* As chief of the Los Angeles City Fire Department, I wish to commend you for the insightful article on female firefighters (Aug. 2). There are certain statements concerning our department in your article, however, which conflict with our data that need to be addressed.
The federal court consent decree of 1974 for the Fire Department addressed ethnic minorities without mention of females. The article could lead one to believe that our department began recruiting females to avoid being sued. When I became chief in 1983, there was no hint of being sued on this matter.
On becoming chief, one of my first actions was to obtain approval from the Board of Fire Commissioners, the mayor and the City Council for a training program that focused on enhancing female candidates' physical ability potential. We wanted to hire female firefighters because we believed that women had every right to be firefighters and could become successful firefighters. The only caveat was that female firefighters must, for the safety of their fellow workers, meet the same minimum physical standards as their male counterparts. To its credit, your article stressed this important factor. In emergency situations, lives are at stake and firefighter safety should never be compromised.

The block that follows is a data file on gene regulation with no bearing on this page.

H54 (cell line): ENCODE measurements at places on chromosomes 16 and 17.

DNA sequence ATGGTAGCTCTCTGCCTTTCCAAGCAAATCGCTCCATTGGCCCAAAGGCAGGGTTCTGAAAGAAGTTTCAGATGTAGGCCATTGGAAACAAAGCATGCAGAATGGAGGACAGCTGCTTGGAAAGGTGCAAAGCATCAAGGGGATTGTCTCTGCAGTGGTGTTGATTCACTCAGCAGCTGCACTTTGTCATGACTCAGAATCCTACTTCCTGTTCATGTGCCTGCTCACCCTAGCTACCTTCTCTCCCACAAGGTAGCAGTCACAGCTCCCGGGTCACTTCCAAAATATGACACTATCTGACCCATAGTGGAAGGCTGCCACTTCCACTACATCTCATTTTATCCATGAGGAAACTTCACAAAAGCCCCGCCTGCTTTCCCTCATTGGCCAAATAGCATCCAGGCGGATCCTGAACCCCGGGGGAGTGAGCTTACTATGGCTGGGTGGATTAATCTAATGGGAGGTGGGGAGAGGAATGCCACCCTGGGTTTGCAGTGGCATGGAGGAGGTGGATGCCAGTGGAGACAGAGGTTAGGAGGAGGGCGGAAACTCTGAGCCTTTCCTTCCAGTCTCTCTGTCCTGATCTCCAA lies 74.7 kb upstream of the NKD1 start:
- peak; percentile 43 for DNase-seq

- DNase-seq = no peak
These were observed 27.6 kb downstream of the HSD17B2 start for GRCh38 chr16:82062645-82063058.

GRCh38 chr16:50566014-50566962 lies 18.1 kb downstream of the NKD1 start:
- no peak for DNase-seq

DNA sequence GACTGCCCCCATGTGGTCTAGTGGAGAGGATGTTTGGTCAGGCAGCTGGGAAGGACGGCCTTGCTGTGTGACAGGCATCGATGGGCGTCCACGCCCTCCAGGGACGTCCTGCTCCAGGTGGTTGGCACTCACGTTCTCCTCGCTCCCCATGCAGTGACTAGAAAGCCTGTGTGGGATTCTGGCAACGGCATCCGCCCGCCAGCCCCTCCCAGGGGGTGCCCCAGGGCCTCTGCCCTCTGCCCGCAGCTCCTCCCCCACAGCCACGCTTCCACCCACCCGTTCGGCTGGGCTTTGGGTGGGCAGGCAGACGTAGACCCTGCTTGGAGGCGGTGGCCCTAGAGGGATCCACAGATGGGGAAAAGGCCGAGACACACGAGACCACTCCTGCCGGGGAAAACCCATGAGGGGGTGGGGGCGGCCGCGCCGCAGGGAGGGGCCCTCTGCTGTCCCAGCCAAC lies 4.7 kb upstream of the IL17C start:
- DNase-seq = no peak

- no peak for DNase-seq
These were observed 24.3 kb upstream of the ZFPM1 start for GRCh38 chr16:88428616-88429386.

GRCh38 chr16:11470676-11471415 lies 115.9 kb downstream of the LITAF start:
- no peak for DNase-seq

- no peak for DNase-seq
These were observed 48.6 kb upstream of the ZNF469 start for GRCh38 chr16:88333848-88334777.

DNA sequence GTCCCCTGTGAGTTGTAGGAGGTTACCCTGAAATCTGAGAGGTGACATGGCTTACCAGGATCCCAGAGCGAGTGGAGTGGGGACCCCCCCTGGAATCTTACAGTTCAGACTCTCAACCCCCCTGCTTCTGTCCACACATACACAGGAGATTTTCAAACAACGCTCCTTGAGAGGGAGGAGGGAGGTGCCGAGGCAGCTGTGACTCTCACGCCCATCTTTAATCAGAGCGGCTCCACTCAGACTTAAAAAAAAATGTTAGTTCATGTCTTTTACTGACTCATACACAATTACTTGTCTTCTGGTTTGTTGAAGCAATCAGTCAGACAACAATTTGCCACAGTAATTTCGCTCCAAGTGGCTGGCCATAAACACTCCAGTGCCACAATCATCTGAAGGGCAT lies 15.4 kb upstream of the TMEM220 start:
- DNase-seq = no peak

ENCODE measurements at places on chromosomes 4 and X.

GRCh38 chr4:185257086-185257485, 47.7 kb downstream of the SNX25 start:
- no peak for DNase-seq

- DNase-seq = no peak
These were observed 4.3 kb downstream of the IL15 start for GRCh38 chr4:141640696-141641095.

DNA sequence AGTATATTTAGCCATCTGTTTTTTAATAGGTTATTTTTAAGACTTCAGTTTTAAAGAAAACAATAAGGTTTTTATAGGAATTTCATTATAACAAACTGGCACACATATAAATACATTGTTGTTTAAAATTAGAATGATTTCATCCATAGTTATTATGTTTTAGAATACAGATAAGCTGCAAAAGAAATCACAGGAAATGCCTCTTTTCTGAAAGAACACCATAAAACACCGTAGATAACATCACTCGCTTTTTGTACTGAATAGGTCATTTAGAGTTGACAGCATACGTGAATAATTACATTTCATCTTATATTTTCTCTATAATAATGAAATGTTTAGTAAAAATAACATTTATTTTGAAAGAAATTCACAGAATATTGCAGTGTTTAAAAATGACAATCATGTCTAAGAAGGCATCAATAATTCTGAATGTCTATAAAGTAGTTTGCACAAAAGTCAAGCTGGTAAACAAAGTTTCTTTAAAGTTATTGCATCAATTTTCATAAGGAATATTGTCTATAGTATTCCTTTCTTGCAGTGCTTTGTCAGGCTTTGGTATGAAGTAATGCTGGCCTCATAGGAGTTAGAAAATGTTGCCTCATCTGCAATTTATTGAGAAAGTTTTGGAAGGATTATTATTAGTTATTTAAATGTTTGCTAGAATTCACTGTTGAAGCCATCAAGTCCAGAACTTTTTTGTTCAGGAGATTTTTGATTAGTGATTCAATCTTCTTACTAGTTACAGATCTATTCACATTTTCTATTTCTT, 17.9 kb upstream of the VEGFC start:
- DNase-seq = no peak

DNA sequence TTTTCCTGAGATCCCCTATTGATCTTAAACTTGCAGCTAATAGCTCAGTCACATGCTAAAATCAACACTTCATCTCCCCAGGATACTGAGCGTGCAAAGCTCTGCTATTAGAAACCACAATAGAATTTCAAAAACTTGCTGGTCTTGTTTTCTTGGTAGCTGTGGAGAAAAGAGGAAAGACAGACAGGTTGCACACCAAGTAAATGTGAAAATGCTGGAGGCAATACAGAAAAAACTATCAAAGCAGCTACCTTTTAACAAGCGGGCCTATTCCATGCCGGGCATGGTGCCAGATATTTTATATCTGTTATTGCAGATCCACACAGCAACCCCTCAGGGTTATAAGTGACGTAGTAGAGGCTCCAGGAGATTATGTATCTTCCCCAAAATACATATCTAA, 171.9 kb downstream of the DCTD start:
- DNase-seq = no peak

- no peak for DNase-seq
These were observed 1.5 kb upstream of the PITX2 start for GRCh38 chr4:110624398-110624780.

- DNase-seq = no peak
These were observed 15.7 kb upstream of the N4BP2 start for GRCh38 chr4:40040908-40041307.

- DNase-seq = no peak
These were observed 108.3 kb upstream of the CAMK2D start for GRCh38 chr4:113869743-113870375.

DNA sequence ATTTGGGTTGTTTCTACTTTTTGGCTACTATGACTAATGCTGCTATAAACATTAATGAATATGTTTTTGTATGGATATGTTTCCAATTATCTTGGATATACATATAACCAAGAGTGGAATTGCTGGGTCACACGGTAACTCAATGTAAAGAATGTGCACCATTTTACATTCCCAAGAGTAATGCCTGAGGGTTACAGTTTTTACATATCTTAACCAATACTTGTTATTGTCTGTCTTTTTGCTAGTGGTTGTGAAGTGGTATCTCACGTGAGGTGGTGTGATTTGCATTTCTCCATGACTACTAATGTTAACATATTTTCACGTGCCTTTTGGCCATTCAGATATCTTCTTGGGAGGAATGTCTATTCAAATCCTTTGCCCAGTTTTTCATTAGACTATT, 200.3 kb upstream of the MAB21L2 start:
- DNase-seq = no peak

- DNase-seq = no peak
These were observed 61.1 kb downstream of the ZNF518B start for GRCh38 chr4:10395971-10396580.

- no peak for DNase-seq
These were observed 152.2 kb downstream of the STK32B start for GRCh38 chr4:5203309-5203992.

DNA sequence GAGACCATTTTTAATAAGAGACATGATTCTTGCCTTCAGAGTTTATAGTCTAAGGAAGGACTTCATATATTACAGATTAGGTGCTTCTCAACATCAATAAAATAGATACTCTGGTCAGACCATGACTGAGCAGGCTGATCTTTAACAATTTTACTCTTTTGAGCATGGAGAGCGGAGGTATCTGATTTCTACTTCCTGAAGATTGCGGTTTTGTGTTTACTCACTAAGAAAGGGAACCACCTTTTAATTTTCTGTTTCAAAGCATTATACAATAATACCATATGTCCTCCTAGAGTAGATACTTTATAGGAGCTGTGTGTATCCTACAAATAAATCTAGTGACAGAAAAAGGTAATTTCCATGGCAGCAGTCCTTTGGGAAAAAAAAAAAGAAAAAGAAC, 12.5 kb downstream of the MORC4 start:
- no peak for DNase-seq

The statistic of 53 female firefighters in our department is inaccurate. We have 100 female firefighters, including two fire inspectors in the Fire Prevention Bureau, three engineers and three captains. With 100 female firefighters, we now have 3.2% of our firefighter work force female. This means that our department has more female firefighters than any other career fire department in the nation, and, in fact, we have 2.5% of the career female firefighters in the nation. We are proud of this record and plan to continue our successful programs to improve our statistics not only at the entry level, but also for career options and enhanced promotability.
Our 3.2% female representation, in my view, is nowhere near enough, and I am pleased that your article stressed in conclusion that it is rare for a female firefighter ever to work alongside another female firefighter. We hope to change this situation in Los Angeles, and our female tutorial program is the primary vehicle to achieve this. This program is alive and well and we have no intention of eliminating this program as was mentioned in the article, and are unaware of a threatened lawsuit to stop this program. We are convinced that this is the best program at our disposal to increase the number of female firefighters.
DONALD O. MANNING
Los Angeles City Fire Department